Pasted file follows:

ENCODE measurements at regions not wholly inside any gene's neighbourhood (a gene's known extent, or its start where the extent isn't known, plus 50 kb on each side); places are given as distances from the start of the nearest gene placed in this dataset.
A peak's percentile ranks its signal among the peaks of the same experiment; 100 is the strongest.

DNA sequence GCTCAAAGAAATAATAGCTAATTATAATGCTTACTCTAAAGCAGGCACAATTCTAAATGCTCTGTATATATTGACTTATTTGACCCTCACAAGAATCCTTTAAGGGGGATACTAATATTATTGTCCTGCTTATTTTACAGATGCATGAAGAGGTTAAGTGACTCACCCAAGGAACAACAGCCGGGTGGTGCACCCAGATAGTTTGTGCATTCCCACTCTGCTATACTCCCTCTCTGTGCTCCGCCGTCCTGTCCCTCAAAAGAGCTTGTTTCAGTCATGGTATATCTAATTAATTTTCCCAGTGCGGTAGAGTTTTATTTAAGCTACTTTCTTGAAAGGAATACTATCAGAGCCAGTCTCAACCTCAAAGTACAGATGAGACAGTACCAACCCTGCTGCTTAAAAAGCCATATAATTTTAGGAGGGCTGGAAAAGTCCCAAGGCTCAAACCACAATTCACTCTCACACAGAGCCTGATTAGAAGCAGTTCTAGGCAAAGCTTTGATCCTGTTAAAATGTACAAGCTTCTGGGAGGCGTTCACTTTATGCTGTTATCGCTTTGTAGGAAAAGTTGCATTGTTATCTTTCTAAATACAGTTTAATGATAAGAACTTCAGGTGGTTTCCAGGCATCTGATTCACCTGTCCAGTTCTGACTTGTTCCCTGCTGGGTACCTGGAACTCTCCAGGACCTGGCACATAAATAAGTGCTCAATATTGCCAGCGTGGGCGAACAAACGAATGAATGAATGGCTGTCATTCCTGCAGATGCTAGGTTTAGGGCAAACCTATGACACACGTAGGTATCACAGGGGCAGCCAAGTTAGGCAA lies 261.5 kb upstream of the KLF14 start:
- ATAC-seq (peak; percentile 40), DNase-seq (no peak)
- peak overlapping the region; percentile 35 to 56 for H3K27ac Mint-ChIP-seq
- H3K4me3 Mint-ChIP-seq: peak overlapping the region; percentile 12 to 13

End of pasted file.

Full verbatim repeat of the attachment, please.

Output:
ENCODE measurements at regions not wholly inside any gene's neighbourhood (a gene's known extent, or its start where the extent isn't known, plus 50 kb on each side); places are given as distances from the start of the nearest gene placed in this dataset.
A peak's percentile ranks its signal among the peaks of the same experiment; 100 is the strongest.

DNA sequence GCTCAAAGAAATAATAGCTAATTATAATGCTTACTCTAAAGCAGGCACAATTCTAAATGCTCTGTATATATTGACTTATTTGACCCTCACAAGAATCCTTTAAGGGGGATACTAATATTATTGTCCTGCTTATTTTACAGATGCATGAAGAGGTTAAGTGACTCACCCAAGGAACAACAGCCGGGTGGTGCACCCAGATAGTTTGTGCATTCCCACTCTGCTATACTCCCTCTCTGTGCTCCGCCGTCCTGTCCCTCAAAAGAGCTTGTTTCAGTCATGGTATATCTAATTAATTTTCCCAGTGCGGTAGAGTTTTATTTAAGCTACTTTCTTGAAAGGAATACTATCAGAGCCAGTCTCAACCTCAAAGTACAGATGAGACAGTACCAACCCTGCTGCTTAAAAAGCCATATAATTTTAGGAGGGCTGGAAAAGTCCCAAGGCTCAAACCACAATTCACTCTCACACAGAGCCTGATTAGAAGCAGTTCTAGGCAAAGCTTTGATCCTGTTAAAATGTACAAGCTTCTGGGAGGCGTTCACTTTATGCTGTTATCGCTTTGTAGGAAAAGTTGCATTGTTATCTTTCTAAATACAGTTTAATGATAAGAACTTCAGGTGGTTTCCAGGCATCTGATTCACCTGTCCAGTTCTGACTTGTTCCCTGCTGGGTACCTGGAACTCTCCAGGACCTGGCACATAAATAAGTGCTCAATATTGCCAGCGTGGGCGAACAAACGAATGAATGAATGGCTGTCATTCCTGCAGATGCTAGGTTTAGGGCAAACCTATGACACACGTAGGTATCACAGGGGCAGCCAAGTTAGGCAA lies 261.5 kb upstream of the KLF14 start:
- ATAC-seq (peak; percentile 40), DNase-seq (no peak)
- peak overlapping the region; percentile 35 to 56 for H3K27ac Mint-ChIP-seq
- H3K4me3 Mint-ChIP-seq: peak overlapping the region; percentile 12 to 13